Fields in Trust

Changes to protected spaces

Fields in Trust’s protection safeguards against non-recreational development, meaning protected parks and green spaces are there for the benefit of communities and the environment forever.

But we understand there may be times when landowners need to make changes to meet the recreational needs of communities, so our protections are designed to be flexible.

We believe in a light touch approach to our stewardship, leaving the landowner to get on with managing their protected green spaces and only getting involved if they wish to make changes that require our consent. Here’s how it works in practice...

Maintaining protected spaces

Responsibility for the management and maintenance of a park sits with the landowner - often the local authority or the local town or parish council.

We hope that protected spaces are well maintained but we know it can vary considerably from place to place, especially with many local authorities experiencing budget cuts in this area. If you have any concerns about the way your local park or green space is being managed, the landowner is your best first port of call.

Many parks and green spaces have active Friends groups who help with essential tasks such as keeping the park clean and managing planting. If you'd like to get more involved, go to our take action  page to find out a bit more or check if there is a local Friends group you can join. You can often find their details on park noticeboards or on social media, or you can speak to the National Federation of Parks and Green Spaces who oversee all Friends groups.

Changes that don’t require Fields in Trust’s involvement

We believe that the landowners who protect with us are best placed to manage their green spaces. There are many actions which can be undertaken without our involvement, including changing or adding the following:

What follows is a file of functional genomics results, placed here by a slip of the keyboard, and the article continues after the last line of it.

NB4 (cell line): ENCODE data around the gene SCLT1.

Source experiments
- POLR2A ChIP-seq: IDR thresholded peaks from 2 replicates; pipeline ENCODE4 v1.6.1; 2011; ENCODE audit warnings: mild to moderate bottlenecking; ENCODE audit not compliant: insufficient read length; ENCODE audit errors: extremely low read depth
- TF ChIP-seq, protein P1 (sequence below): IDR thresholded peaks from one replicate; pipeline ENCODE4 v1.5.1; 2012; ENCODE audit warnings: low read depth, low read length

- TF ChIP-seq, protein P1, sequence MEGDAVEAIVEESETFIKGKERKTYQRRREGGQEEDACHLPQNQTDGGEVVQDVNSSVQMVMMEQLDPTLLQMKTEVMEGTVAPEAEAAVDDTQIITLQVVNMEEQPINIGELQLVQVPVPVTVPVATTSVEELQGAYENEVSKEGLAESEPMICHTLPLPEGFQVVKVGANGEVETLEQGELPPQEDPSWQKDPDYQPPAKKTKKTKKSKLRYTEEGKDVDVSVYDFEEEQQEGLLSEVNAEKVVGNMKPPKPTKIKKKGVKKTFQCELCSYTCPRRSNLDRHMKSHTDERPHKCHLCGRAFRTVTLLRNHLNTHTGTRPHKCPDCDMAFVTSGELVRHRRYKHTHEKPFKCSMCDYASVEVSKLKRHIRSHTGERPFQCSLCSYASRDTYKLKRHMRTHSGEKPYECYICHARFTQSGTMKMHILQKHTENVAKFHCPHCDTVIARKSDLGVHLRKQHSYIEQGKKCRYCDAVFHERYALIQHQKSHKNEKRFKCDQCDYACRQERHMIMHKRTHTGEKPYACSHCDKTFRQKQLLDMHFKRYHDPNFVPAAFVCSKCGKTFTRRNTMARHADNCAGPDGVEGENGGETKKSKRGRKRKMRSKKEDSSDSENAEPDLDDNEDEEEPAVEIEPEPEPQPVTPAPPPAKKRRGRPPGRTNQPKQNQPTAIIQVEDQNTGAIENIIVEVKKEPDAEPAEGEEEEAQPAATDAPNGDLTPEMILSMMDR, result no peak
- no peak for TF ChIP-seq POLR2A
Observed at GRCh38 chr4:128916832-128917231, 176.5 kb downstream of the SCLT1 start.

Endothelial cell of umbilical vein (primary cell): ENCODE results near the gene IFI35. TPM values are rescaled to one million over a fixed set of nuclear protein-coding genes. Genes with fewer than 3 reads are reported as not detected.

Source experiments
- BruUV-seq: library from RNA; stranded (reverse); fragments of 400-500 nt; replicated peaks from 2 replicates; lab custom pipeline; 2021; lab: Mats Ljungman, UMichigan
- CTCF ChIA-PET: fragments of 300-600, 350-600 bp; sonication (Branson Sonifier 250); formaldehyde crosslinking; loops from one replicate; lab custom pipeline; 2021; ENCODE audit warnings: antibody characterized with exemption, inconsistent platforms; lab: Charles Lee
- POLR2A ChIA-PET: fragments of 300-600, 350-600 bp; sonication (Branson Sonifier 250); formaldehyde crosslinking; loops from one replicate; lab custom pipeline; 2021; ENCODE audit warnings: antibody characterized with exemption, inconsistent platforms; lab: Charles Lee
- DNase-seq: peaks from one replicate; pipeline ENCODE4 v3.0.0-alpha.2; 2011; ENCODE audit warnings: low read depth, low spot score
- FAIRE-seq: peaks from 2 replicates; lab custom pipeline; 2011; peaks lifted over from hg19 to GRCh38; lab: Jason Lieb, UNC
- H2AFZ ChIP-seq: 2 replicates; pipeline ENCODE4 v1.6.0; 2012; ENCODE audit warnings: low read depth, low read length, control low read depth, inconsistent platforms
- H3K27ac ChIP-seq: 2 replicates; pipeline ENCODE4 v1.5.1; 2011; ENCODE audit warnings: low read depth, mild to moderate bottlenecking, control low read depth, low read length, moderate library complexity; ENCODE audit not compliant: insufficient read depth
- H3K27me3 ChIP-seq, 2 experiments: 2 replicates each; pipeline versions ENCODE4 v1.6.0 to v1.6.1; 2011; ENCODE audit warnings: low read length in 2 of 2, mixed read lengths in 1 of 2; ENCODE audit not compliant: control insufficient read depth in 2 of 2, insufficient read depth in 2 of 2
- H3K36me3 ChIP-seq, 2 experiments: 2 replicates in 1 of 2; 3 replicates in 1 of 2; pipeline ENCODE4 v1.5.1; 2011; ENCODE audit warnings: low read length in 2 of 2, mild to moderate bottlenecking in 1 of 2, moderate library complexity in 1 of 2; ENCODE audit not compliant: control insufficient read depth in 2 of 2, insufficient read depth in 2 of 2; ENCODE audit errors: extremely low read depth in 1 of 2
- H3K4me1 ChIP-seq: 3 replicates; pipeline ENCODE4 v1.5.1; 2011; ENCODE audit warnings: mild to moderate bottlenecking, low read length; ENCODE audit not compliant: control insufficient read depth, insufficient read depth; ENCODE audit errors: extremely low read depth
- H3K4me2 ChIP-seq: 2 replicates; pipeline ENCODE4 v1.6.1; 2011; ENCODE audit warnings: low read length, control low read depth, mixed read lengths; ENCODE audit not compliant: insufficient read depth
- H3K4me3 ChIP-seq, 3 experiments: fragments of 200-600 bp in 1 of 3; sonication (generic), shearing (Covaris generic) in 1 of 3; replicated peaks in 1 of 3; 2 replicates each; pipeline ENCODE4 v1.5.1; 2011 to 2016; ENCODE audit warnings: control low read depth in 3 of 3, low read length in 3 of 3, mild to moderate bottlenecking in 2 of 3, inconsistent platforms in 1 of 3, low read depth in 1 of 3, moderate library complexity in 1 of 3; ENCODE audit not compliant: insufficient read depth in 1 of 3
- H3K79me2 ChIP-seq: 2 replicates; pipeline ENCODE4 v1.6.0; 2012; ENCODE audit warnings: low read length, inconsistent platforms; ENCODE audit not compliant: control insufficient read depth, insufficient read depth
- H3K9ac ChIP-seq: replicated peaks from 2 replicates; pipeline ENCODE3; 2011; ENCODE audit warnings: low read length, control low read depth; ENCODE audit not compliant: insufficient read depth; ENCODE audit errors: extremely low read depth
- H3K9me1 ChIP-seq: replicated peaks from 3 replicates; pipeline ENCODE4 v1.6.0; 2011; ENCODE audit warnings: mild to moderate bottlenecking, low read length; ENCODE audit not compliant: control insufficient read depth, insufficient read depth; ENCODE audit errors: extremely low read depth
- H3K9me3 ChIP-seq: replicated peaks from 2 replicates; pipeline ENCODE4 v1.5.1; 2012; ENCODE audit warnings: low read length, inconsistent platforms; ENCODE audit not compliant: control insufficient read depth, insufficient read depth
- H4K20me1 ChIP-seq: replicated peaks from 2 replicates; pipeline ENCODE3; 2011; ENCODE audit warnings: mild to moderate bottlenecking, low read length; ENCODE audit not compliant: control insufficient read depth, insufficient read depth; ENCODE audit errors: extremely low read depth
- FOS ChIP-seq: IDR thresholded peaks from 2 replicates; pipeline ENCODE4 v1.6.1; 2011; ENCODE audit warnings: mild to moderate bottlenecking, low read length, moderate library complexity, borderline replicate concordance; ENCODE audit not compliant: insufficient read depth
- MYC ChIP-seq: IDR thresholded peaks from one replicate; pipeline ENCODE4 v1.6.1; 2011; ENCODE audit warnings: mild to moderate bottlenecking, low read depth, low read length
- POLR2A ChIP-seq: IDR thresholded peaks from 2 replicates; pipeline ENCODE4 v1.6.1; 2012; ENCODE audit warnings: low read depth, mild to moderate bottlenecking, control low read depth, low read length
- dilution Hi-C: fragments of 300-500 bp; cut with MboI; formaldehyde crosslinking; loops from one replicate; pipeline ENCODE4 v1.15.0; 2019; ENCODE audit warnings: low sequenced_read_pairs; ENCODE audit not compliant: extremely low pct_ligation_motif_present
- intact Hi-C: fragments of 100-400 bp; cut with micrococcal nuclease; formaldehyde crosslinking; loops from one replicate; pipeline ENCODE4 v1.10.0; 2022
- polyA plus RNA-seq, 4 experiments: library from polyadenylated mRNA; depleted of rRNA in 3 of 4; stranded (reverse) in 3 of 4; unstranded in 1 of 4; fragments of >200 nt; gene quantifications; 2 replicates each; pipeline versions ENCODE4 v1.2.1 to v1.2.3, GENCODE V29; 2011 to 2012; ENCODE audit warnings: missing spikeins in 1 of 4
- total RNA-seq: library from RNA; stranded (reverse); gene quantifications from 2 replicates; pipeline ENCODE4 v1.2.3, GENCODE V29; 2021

• Sports pavilions
  • Storage containers for equipment to be used on the space
  • Cafes
  • The recreational mix of facilities, for example adding a skate park or an artificial sports pitch or taking away facilities that are no longer required
  • Pathways for walking and cycling, including those which will be used for traversing a green space
  • Community orchards and general planting, maintenance and felling of trees
  • Licences to sports clubs which give the clubs use of a facility at specific times
Changes that do require Fields in Trust’s involvement

We will get involved when a landowner wants to make certain changes, including:

  • Extending a car park
  • Changing the use of a building
  • Certain types of fencing that completely restrict public access
  • Granting an easement to a company who needs to do work on the space, for example laying a water pipe
  • Giving a sports club exclusive use of a facility through a lease

If a landowner wants to carry out any of the above, they will need to submit a ‘change request’ to us, explaining the benefits of their proposal, whether there has been any opposition and, if so, how they have dealt with objections. Our Trustees will then consider the request carefully before approving or rejecting it.

What should I do if I’m concerned about potential changes to my local park?

We understand that not all changes meet with universal approval. If you’re not happy with a new plan for your local protected space, we strongly recommend you engage with the landowner in the first instance.

Many of these changes will also require planning permission so this public process is another opportunity for you to have your say. Our take action  page gives lots of advice and tips on the planning process, consultations and opposing changes.

Have your voice heard

How to help your local parks and green spaces

Learn more about how green space decisions are made in your area and how you can get involved.

Email your MP

Urge your local MP to add their name to our Park Protector Pledge.

Get Involved

Explore the many ways you can get involved to help protect the future of our parks and green spaces.

See how others have made a difference

Learn how a group of local residents campaigned to get Parc Llewelyn protected forever with Fields in Trust, so it could be enjoyed by generations to come.